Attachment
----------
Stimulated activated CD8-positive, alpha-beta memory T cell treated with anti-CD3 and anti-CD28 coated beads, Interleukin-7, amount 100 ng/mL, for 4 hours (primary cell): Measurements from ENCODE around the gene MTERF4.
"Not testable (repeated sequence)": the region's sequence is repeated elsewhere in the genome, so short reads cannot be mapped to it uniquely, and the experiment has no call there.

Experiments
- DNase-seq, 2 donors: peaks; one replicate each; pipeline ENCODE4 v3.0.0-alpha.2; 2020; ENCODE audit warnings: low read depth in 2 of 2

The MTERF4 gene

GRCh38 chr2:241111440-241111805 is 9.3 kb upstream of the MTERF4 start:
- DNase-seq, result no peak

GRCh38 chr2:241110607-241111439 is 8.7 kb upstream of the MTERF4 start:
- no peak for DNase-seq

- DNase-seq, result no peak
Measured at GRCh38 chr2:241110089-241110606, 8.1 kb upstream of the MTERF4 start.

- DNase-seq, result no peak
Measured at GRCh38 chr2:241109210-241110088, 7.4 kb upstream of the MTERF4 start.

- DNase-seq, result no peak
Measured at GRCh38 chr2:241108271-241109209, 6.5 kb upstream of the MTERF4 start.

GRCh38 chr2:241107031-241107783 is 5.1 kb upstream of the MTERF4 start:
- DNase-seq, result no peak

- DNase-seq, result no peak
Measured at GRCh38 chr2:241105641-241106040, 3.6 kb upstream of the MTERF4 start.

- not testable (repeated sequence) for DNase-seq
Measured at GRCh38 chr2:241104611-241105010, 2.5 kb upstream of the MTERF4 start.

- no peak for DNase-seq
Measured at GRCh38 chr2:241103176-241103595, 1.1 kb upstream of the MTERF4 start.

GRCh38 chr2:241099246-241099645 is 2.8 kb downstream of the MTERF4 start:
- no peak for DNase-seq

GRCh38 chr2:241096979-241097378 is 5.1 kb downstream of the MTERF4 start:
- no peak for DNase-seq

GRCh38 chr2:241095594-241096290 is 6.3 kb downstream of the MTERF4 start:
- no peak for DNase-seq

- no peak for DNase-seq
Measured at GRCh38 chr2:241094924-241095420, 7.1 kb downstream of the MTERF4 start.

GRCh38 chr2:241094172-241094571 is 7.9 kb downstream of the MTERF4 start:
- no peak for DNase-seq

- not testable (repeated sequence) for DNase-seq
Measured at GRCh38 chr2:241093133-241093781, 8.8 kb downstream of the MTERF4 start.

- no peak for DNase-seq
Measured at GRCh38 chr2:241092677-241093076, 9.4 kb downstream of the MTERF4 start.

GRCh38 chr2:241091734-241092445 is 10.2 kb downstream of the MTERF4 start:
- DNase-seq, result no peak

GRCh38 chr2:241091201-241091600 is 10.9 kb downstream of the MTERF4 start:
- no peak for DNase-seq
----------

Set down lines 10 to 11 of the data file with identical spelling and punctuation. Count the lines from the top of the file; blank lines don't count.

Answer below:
- DNase-seq, result no peak
Measured at GRCh38 chr2:241110089-241110606, 8.1 kb upstream of the MTERF4 start.